And in less than nine short months, he could see a much friendlier face in the White House. There is a real possibility that Donald Trump may be

elected again.

Of course, Trump is already furthering Putin's goals by pressuring House Republicans to deny Ukraine additional aid and appending his party's

tradition iron-clad support of NATO. Now to an update from the battle front in Russia's war on Ukraine.

Ukrainian Air Force reporting on Monday it shot down two Russian fighter jets in the east. It says more Russian warplanes were shot down over the

weekend. On the ground, Ukraine's Armed Forces said they held off Russian attacks in the Zaporizhzhia region after quote, "difficult night".

And this dramatic video looking out from Ukraine shows the intense fighting with explosions ripping across the snow-covered fields. All this, of

course, after a stunning loss for Kyiv. The Ukrainian military is expecting Russian forces to keep advancing after they captured Avdiivka in the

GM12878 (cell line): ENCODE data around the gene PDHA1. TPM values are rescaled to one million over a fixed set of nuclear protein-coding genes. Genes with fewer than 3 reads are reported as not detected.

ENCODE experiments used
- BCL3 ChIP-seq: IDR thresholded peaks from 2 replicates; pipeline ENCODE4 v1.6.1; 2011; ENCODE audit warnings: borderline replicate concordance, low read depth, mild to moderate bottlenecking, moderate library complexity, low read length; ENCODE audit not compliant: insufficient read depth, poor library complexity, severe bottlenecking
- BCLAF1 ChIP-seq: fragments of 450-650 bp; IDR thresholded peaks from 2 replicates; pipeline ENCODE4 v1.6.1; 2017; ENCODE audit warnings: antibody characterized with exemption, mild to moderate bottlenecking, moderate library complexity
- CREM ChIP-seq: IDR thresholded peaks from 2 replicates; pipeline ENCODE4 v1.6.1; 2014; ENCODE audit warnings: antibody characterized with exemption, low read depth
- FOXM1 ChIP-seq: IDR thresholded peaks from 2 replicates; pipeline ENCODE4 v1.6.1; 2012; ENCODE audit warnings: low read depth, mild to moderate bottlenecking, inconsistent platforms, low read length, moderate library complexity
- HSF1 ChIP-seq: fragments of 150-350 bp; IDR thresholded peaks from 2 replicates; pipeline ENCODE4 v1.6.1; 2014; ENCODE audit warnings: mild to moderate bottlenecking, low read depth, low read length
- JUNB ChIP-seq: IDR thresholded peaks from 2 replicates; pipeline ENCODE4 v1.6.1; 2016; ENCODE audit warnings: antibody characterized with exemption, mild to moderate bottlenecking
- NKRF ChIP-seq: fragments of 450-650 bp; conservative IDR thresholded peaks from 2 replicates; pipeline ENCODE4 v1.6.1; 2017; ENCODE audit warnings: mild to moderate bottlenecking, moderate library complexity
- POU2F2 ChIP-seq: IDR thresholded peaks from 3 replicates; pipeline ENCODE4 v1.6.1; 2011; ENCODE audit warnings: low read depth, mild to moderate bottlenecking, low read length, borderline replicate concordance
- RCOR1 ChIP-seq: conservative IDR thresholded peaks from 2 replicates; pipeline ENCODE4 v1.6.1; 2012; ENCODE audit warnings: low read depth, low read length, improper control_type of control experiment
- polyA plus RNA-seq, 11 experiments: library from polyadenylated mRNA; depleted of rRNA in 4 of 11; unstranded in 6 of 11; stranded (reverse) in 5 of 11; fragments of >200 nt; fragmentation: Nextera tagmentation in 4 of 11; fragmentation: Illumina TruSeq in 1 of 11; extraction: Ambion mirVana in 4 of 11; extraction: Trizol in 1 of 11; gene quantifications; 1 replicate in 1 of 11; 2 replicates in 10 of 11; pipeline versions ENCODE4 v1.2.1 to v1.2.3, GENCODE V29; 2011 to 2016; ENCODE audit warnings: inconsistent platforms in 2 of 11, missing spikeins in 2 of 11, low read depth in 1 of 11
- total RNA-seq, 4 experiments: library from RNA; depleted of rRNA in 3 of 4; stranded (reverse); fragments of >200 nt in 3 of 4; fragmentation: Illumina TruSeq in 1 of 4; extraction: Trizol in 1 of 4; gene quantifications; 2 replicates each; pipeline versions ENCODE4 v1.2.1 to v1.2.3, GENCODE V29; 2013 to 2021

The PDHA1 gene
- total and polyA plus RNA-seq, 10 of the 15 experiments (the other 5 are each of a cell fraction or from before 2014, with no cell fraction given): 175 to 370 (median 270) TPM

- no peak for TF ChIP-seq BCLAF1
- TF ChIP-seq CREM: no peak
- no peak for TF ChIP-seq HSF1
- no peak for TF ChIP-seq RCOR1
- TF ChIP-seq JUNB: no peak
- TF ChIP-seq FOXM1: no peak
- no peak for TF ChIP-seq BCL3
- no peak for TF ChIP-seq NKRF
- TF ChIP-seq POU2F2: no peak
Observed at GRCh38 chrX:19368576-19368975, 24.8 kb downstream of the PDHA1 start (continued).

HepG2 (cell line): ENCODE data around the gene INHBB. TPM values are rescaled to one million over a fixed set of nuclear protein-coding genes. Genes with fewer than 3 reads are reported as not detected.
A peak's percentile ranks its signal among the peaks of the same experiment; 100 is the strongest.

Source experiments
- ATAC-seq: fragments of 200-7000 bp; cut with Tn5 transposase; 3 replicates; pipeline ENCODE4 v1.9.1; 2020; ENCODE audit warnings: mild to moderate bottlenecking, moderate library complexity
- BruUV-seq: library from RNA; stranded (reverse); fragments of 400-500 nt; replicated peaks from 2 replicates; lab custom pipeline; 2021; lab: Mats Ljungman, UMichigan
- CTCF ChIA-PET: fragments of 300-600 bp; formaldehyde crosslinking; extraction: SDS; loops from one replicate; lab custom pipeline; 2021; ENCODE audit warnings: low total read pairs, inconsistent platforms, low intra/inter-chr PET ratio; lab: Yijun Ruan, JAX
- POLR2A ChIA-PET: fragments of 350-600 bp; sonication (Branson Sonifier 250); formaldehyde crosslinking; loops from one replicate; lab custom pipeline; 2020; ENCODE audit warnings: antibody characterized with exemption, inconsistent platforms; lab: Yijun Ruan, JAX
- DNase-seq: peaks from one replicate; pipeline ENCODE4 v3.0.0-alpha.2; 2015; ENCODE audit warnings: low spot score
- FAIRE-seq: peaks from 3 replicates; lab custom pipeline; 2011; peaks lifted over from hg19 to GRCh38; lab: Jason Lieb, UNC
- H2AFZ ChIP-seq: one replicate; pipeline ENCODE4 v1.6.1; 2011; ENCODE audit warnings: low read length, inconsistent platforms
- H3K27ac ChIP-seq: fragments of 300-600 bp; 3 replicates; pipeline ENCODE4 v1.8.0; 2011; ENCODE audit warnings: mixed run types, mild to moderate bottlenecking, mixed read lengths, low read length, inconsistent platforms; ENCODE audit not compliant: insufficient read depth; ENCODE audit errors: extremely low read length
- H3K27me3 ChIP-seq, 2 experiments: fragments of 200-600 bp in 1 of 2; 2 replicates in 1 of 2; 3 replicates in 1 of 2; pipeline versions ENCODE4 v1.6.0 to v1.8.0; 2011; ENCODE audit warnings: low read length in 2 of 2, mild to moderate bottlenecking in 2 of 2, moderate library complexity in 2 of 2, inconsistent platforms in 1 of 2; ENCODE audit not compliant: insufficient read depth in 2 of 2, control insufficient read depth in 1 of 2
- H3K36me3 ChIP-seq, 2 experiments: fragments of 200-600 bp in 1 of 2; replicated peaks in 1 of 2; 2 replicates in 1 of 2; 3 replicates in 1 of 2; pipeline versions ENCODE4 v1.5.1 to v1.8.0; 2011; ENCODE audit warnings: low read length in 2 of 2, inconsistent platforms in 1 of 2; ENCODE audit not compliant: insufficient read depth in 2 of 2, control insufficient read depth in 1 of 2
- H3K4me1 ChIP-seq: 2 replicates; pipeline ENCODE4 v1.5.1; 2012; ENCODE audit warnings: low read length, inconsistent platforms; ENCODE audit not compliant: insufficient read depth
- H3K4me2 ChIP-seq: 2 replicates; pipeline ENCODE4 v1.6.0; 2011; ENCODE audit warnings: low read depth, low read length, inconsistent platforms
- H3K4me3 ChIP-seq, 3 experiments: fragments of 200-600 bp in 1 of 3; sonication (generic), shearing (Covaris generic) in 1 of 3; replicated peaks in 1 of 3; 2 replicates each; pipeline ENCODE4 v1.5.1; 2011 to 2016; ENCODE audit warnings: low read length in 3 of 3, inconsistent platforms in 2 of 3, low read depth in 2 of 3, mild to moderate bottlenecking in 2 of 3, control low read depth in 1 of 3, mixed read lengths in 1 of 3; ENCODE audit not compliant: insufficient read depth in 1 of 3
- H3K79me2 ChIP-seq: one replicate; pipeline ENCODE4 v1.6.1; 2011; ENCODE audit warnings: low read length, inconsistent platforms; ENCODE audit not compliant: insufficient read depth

Donetsk region.

Let's get more on all of this, joining us now from Kyiv is our chief international correspondent Christiane Amanpour. Christiane, great to see

you. Let me pick up really with Avdiivka. For weeks on the show, we've been hearing from our correspondents saying that Ukrainian troops in the ground

have been rationing ammunition.

How much then is the fall of Avdiivka here linked to this waning support, Christiane, from U.S. What is the view from Kyiv?

CHRISTIANE AMANPOUR, CNN INTERNATIONAL ANCHOR: Well, the view from Kyiv is that this is a very critical time. They are pointing out to the world that

they were thought to be, you know, going to lose the war after a few days after the invasion two years ago.

Of course, they didn't. They held off the Russians, they pushed them back, and since the Western NATO started helping them with weapons, they more

than held the lines. They regained territory. Now, obviously, the counteroffensive didn't go as planned.

But here they're saying, and also indeed today at the White House, they said, that the congressional gridlock that disallows any Ukrainian military

aid to get here in time is directly responsible, for instance, for the fall of Avdiivka over the weekend. And I spoke to the Foreign Minister Dmytro